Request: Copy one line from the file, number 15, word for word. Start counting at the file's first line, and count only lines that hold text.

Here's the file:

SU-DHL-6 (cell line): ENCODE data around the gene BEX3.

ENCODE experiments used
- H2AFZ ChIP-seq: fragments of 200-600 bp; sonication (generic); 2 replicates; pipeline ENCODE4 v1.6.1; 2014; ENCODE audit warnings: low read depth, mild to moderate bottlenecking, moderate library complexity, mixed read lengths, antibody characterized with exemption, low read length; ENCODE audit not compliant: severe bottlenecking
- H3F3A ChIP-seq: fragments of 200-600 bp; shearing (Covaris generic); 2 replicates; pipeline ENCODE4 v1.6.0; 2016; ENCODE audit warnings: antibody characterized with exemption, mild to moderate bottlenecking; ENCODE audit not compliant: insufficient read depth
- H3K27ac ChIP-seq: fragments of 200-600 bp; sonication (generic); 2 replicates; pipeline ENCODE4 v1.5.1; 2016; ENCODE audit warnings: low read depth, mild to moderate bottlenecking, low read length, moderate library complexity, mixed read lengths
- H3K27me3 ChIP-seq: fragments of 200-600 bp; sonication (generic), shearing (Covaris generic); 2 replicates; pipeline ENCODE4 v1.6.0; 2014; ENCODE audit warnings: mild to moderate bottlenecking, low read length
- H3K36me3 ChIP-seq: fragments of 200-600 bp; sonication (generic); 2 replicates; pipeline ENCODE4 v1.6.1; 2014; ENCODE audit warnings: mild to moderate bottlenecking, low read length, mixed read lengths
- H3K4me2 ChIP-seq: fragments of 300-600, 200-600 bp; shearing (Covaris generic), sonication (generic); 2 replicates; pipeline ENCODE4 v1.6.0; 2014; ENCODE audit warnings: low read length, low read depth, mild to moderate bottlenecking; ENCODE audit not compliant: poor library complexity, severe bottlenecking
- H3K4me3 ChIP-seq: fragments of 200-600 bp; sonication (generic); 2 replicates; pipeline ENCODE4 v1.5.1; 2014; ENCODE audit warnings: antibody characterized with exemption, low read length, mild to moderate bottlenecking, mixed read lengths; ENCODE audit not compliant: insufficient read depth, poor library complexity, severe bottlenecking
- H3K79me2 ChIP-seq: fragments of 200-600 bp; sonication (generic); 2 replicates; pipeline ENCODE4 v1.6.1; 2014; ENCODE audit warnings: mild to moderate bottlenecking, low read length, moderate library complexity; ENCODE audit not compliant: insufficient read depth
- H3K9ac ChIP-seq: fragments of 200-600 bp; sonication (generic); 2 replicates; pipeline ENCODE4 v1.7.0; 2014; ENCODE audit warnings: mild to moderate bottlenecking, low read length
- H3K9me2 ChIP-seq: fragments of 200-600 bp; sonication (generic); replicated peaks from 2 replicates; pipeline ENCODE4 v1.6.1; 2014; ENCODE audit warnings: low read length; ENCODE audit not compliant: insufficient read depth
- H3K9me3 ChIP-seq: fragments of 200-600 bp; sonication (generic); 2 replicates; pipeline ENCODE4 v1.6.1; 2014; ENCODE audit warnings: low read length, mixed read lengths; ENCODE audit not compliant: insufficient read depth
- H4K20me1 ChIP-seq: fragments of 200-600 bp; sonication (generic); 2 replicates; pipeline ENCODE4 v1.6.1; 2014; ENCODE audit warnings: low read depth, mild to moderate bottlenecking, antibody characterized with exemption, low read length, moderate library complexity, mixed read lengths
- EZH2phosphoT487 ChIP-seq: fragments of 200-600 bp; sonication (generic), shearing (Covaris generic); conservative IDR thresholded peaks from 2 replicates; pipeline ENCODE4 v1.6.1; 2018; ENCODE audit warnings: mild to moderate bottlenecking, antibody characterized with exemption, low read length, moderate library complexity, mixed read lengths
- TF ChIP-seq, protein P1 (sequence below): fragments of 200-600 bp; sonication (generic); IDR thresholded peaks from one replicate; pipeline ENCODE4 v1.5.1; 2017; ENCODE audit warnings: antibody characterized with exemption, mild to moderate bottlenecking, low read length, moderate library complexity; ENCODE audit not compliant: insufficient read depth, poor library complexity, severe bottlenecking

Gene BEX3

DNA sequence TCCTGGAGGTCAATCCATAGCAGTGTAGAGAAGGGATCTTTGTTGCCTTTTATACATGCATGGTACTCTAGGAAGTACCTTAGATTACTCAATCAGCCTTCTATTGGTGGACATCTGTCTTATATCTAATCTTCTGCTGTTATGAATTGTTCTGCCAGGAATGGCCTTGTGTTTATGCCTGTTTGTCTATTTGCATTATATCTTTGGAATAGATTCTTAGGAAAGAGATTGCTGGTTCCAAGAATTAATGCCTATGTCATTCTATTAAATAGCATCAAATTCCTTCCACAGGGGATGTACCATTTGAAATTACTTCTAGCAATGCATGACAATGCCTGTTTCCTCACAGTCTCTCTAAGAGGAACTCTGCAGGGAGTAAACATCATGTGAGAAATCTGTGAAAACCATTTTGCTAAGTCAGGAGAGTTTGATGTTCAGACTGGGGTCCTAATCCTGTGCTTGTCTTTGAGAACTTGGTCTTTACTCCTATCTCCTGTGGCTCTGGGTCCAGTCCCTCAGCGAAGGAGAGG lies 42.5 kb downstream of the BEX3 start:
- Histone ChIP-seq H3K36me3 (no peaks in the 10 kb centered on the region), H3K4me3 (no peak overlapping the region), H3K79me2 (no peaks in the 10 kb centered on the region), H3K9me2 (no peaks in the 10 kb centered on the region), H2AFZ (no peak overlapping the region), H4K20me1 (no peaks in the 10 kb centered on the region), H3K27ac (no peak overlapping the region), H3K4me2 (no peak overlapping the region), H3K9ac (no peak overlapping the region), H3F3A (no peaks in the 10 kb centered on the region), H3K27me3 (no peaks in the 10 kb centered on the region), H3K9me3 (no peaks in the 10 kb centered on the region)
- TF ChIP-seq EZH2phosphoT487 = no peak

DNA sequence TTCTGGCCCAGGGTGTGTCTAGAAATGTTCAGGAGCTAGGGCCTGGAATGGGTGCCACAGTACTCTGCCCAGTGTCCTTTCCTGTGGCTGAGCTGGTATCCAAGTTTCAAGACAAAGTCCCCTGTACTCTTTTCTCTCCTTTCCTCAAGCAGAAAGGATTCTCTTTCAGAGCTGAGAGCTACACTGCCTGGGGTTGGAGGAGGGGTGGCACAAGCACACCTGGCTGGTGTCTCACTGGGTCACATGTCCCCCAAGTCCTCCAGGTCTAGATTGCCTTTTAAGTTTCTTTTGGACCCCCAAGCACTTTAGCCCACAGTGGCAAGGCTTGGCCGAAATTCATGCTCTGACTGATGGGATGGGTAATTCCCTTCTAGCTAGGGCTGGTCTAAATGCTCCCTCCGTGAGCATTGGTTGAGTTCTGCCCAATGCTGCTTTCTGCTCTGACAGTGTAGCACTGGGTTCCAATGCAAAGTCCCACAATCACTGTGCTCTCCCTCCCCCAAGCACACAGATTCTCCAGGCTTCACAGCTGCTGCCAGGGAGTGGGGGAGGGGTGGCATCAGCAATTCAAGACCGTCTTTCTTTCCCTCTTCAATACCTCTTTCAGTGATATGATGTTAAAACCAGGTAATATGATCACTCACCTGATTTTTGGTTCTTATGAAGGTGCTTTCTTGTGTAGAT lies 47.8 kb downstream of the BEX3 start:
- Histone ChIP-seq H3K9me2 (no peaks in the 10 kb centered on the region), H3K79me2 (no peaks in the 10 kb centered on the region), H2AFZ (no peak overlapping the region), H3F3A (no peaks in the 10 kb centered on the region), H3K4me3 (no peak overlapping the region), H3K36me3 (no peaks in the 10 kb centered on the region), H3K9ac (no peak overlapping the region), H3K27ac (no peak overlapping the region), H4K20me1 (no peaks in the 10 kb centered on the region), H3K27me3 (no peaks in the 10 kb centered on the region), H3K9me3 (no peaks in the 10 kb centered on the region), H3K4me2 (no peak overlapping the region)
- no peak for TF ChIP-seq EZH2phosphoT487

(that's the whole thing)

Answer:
- EZH2phosphoT487 ChIP-seq: fragments of 200-600 bp; sonication (generic), shearing (Covaris generic); conservative IDR thresholded peaks from 2 replicates; pipeline ENCODE4 v1.6.1; 2018; ENCODE audit warnings: mild to moderate bottlenecking, antibody characterized with exemption, low read length, moderate library complexity, mixed read lengths